“I can’t argue with him. I think GNOME lost its way when it decided to move from its excellent 2.x release series to a barely usable GNOME 3.x line in 2009. Like many Linux users, I loved GNOME 2.x and hated GNOME 3.x. I’m far from the only one who disliked GNOME 3.x that strongly. Linus Torvalds, Linux’s father, would like to see GNOME forked and the current GNOME 3.x buried…”
“It is available as installable Live media and contains standard Centos software plus some multimedia and desktop additions. I made it a rule not to overwrite Centos Base, so besides the changed artwork and naming what you get under the hood is basically Centos. Stella comes bundled with various 3rd party repos:
– nux-dextop (my own repo containing additional programs, mostly desktop oriented)
– nux-libreoffice (my own repo containing Libreoffice – backported from Fedora)
It was my intention to make it so that the bundled repos do NOT conflict. You do not need to mess around with yum configuration, priorities etc; it should all just work(tm)!…”
“Programmers tend to like round numbers, i.e. powers of two. So do hardware designers. Sadly, this shared value doesn’t always work to our advantage. One common issue is that of cache line aliasing induced by alignment.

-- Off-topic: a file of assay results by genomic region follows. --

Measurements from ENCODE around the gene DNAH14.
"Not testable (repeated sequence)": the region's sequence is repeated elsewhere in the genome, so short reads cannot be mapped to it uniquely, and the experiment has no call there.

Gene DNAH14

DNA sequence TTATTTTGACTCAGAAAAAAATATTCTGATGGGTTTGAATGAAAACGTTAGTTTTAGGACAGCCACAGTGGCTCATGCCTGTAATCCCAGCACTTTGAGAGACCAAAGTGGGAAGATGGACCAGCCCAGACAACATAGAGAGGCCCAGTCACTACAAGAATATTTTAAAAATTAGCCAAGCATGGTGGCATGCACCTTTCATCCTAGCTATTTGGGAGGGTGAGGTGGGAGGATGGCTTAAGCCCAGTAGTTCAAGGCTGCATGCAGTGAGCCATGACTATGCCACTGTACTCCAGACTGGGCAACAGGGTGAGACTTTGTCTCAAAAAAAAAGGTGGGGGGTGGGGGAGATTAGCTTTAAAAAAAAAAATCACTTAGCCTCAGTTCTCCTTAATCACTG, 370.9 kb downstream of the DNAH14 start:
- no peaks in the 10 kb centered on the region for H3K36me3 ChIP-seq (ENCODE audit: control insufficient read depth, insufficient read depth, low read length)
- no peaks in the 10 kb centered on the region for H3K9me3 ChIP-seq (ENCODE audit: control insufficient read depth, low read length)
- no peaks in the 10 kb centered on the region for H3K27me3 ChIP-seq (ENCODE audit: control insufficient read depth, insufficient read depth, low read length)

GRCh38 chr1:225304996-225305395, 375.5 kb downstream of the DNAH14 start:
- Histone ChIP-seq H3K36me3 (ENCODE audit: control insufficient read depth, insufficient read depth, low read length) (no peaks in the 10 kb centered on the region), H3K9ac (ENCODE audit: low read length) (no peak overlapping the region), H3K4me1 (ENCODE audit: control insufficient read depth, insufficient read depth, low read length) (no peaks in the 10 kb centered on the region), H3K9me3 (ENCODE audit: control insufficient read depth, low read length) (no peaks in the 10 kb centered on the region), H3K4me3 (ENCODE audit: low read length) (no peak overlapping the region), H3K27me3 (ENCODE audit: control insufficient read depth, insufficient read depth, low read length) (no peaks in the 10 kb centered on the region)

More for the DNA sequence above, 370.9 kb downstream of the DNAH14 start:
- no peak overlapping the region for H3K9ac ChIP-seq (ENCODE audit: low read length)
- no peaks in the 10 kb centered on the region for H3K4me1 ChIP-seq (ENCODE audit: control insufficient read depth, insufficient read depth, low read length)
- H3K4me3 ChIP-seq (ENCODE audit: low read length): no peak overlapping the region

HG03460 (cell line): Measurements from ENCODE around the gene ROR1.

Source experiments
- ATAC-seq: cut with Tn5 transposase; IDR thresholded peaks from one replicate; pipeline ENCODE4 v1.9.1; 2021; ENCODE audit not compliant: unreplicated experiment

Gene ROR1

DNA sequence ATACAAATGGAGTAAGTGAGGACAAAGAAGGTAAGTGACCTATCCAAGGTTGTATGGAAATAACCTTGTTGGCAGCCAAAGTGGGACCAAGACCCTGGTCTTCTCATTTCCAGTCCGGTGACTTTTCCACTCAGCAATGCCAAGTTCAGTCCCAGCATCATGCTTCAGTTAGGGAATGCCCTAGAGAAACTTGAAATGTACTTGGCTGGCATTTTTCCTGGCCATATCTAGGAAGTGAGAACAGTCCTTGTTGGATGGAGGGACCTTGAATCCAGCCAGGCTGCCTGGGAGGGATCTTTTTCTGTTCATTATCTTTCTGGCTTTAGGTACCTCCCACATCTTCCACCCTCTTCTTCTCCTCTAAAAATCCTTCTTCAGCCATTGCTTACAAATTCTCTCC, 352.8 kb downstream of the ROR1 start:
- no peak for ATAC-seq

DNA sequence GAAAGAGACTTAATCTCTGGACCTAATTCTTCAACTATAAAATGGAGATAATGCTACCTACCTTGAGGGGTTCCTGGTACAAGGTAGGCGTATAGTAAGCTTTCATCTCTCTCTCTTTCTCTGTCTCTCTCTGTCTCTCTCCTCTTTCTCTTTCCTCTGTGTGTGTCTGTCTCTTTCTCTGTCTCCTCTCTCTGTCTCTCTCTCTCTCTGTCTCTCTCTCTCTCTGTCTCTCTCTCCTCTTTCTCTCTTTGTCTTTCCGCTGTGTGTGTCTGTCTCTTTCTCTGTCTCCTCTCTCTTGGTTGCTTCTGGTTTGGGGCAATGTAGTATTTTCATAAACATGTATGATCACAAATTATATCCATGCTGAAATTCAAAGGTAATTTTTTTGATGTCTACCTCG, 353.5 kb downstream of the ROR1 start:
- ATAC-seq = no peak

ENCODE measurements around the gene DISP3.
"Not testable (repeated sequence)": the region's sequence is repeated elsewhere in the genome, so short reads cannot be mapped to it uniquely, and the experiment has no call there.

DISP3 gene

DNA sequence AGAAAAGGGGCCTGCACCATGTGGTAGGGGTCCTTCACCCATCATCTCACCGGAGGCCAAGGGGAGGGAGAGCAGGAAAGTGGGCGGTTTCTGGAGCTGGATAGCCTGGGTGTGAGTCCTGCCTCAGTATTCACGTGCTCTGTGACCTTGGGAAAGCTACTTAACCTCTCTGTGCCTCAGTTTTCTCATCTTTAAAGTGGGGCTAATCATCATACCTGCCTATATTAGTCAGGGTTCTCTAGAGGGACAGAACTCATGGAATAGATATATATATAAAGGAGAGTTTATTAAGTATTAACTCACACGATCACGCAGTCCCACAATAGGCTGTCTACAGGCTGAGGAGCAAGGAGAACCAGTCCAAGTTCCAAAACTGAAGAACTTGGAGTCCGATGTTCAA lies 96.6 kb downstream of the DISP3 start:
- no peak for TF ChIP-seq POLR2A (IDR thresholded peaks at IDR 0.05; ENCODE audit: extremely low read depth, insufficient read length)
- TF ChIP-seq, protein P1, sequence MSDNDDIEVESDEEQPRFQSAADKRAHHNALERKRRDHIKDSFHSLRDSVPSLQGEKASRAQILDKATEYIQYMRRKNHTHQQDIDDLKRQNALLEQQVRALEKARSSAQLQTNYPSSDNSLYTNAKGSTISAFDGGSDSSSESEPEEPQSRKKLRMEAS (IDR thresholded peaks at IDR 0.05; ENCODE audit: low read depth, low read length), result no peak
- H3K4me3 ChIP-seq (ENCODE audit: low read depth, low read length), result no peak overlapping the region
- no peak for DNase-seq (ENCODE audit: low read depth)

Binary search suffers from a related ailment when executed on medium or large vectors of almost power-of-two size (in bytes), but it can be cured. Once that is done, searching a sorted vector can be as fast as searches with a well-tuned hash table, for a few realistic access patterns.
The task is interesting to me because I regularly work with static, or almost static, sets: sets for which there’s a majority of lookups, while updates are either rare or batchable. For such sets, the improved performance of explicit balanced search trees on insertions is rarely worth the slowdown on lookups, nor the additional space usage. Replacing binary search with slightly off-center binary or quaternary (four-way) searches only adds a bit more code to provide even quicker, more consistent lookup times…”
“Go scales quite well across multiple cores iff you decompose the problem in a way that’s amenable to Go’s strategy. Same with Erlang. No one is making “excuses”. It’s important to understand these problems. Not understanding concurrency, parallelism, their relationship, and Amdahl’s Law is what has Node.js in such trouble right now…”
“Threads and processes both require a context switch, but on posix systems the thread switch is considerably less expensive. Why? Mainly because the process switch involves changing the VM address space, which means all that hard-earned cache has to be fetched from DRAM again. You also pay a higher cost in synchronization: every message shared between processes requires crossing the kernel boundary. So not only do you have a higher memory use for shared structures and higher CPU costs for serialization, but more cache churn and context switching…”
“I think EmacsLisp is getting to be a great application base, a really good language and environment to write programs in, not just a fancy editor. A number of people seem to agree and are trying it out.
Here’s some tips and tricks distilled from my 15 years of using EmacsLisp to help budding Lisp hackers in Emacs…”
This tutorial is designed so that each lesson is self-contained. However, it is recommened you read all numbered items in the Elisp Basics section.
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